Pope Francis has previously been an outspoken advocate about the benefits of Twitter and the way the web can bring people together – but has now warned of the dangers such activities can bring.

Speaking to German altar servers, the pontiff said young people ‘waste too many hours on futile things’ and this is distracting them from ‘what is really important’.

He added that futile activities include chatting on the internet and smartphones, and watching TV soap operas.

During an address to the 50,000 young servers, who are on a pilgrimage to Rome, Pope Francis said: ‘Our life is made up of time, and time is a gift from God, so it is important that it be used in good and fruitful actions.’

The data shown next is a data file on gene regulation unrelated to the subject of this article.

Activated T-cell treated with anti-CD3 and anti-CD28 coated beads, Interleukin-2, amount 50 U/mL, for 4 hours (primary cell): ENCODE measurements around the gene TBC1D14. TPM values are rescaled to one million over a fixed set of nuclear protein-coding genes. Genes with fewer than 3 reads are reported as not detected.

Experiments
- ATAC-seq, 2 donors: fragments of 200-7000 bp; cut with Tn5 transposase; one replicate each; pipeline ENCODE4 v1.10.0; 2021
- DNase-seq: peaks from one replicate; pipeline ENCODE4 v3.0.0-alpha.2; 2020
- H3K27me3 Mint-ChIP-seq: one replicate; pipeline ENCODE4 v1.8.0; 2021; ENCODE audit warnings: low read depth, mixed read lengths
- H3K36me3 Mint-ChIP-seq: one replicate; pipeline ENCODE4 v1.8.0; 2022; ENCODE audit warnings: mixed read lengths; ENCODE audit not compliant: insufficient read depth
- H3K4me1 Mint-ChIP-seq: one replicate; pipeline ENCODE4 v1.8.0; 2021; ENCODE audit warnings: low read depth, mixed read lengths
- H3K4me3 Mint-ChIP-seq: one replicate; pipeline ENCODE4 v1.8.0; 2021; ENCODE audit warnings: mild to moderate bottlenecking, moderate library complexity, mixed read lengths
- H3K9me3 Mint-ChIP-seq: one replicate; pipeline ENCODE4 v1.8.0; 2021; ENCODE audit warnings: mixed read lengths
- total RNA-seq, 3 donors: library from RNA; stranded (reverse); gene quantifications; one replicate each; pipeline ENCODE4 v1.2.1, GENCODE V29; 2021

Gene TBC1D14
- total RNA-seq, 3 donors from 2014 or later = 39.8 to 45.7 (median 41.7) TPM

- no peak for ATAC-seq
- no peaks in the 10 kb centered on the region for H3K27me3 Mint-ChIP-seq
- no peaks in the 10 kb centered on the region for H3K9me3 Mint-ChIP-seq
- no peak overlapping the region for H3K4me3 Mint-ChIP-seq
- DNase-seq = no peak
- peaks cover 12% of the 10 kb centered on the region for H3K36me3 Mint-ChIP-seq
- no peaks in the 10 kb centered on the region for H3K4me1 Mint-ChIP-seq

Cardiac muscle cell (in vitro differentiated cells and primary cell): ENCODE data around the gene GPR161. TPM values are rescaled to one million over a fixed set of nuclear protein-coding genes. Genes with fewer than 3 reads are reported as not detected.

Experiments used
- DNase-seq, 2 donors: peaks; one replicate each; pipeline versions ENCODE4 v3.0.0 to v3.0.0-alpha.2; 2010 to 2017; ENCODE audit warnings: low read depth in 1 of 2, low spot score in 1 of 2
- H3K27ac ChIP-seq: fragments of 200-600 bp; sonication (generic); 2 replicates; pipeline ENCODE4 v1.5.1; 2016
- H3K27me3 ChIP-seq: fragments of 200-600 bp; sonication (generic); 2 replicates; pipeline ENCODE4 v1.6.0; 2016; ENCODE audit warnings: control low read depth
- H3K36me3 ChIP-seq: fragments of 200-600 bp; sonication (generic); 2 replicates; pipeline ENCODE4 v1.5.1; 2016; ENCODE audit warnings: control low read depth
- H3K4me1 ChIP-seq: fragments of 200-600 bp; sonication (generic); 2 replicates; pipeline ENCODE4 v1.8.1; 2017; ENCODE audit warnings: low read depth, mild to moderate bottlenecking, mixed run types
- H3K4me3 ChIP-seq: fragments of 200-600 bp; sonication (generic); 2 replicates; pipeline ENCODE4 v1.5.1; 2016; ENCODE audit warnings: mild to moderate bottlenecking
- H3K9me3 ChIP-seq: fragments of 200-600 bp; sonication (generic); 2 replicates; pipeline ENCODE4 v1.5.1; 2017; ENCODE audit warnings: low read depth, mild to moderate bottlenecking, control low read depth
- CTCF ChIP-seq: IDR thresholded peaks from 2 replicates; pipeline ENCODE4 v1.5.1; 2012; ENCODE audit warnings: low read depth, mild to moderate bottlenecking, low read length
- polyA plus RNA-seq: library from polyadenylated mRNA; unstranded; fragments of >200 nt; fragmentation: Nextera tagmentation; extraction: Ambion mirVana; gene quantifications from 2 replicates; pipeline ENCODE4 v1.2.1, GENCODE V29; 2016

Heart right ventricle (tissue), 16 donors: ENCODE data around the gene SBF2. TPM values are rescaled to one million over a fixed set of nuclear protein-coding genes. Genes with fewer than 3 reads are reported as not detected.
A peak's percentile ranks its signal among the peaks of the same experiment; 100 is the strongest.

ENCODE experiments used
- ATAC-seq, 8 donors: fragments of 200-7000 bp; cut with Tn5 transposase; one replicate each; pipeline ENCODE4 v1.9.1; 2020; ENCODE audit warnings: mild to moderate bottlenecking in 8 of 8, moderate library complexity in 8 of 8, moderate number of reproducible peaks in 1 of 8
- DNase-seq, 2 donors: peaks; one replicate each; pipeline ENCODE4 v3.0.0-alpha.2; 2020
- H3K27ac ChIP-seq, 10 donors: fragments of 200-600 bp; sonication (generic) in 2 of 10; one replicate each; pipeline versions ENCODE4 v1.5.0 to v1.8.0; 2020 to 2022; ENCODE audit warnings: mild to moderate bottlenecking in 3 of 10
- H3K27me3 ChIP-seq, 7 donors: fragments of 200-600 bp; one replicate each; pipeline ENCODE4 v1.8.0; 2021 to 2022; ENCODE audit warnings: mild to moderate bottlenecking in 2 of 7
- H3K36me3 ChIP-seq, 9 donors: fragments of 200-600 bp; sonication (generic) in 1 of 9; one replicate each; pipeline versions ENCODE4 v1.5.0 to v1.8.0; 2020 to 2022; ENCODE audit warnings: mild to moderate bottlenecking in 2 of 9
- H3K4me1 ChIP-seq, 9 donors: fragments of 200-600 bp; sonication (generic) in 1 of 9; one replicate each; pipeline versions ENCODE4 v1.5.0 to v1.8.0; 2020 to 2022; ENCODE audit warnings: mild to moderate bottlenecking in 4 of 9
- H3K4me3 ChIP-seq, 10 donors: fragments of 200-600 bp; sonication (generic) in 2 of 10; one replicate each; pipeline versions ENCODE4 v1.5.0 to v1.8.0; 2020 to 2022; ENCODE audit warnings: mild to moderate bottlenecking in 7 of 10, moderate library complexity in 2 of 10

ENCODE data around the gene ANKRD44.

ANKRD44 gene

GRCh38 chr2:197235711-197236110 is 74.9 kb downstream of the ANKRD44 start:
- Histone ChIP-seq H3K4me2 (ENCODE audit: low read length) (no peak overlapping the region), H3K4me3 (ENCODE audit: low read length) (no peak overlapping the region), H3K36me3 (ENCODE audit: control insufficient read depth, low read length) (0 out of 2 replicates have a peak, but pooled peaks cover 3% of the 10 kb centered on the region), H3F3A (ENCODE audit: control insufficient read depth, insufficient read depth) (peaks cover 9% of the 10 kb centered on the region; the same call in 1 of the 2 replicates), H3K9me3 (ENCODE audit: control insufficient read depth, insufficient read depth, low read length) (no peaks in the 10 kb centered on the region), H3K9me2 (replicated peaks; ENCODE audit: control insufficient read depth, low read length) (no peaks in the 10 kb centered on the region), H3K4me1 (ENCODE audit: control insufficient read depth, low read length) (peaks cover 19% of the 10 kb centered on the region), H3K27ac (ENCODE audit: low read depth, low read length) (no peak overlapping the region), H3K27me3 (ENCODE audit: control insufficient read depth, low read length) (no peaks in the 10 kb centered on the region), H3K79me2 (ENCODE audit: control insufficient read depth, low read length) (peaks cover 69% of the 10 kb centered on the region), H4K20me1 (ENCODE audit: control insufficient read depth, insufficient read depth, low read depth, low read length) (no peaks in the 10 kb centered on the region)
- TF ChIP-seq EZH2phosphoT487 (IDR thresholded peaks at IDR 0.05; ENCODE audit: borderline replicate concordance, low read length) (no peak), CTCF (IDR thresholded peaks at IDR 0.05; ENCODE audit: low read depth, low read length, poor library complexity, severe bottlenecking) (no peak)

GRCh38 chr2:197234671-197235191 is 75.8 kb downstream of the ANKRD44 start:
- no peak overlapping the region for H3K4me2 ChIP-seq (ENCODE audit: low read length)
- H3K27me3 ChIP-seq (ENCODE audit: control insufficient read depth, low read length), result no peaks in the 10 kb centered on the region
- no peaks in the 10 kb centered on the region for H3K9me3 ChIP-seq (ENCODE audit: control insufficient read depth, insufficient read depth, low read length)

He continued that these activities ‘should simplify and improve the quality of life, but distract attention away from what is really important.’

The 77-year-old pope has Twitter accounts in several languages.

They were first used by his predecessor Benedict in 2011, and his English language account has 4.3 million followers.

In January, Pope Francis declared the internet is a ‘gift from God’ because it brings people from different cultures together.

In a statement about Catholic Church communications, Pope Francis said the web offers ‘immense possibilities’ for differing points of view to be heard, including those that oppose or question the Catholic religion.

Yet added our obsession with online conversations should never be used at the detriment of having face-to-face conversations with neighbours, friends and family.